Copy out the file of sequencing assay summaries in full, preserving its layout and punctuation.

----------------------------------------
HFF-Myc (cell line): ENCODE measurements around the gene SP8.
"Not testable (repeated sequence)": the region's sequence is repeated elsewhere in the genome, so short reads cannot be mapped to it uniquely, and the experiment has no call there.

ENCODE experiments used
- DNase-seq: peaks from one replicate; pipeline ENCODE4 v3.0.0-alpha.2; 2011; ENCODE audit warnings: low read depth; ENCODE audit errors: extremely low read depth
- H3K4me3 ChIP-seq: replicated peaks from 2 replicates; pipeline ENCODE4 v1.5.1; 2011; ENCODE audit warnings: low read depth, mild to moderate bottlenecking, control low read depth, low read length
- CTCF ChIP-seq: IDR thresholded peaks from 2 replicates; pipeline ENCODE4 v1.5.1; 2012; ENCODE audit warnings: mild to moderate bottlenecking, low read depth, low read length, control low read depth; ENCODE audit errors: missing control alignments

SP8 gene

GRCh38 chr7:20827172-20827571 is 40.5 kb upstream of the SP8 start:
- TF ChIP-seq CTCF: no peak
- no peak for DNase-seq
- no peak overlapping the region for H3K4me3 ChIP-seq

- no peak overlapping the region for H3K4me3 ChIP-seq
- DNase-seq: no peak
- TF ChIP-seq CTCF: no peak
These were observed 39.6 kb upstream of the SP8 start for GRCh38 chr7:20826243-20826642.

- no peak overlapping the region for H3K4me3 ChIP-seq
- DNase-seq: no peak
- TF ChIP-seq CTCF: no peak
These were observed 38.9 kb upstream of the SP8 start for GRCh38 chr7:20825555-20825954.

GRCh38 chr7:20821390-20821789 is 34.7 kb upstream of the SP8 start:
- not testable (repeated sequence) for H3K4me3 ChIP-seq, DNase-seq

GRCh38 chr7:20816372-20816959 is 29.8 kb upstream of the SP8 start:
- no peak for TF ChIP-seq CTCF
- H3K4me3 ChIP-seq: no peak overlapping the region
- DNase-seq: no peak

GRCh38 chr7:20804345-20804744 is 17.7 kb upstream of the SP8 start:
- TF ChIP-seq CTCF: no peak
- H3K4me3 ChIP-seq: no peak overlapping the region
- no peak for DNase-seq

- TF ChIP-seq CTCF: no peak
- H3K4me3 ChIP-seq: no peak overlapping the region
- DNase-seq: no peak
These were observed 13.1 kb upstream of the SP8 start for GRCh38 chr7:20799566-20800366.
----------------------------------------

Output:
HFF-Myc (cell line): ENCODE measurements around the gene SP8.
"Not testable (repeated sequence)": the region's sequence is repeated elsewhere in the genome, so short reads cannot be mapped to it uniquely, and the experiment has no call there.

ENCODE experiments used
- DNase-seq: peaks from one replicate; pipeline ENCODE4 v3.0.0-alpha.2; 2011; ENCODE audit warnings: low read depth; ENCODE audit errors: extremely low read depth
- H3K4me3 ChIP-seq: replicated peaks from 2 replicates; pipeline ENCODE4 v1.5.1; 2011; ENCODE audit warnings: low read depth, mild to moderate bottlenecking, control low read depth, low read length
- CTCF ChIP-seq: IDR thresholded peaks from 2 replicates; pipeline ENCODE4 v1.5.1; 2012; ENCODE audit warnings: mild to moderate bottlenecking, low read depth, low read length, control low read depth; ENCODE audit errors: missing control alignments

SP8 gene

GRCh38 chr7:20827172-20827571 is 40.5 kb upstream of the SP8 start:
- TF ChIP-seq CTCF: no peak
- no peak for DNase-seq
- no peak overlapping the region for H3K4me3 ChIP-seq

- no peak overlapping the region for H3K4me3 ChIP-seq
- DNase-seq: no peak
- TF ChIP-seq CTCF: no peak
These were observed 39.6 kb upstream of the SP8 start for GRCh38 chr7:20826243-20826642.

- no peak overlapping the region for H3K4me3 ChIP-seq
- DNase-seq: no peak
- TF ChIP-seq CTCF: no peak
These were observed 38.9 kb upstream of the SP8 start for GRCh38 chr7:20825555-20825954.

GRCh38 chr7:20821390-20821789 is 34.7 kb upstream of the SP8 start:
- not testable (repeated sequence) for H3K4me3 ChIP-seq, DNase-seq

GRCh38 chr7:20816372-20816959 is 29.8 kb upstream of the SP8 start:
- no peak for TF ChIP-seq CTCF
- H3K4me3 ChIP-seq: no peak overlapping the region
- DNase-seq: no peak

GRCh38 chr7:20804345-20804744 is 17.7 kb upstream of the SP8 start:
- TF ChIP-seq CTCF: no peak
- H3K4me3 ChIP-seq: no peak overlapping the region
- no peak for DNase-seq

- TF ChIP-seq CTCF: no peak
- H3K4me3 ChIP-seq: no peak overlapping the region
- DNase-seq: no peak
These were observed 13.1 kb upstream of the SP8 start for GRCh38 chr7:20799566-20800366.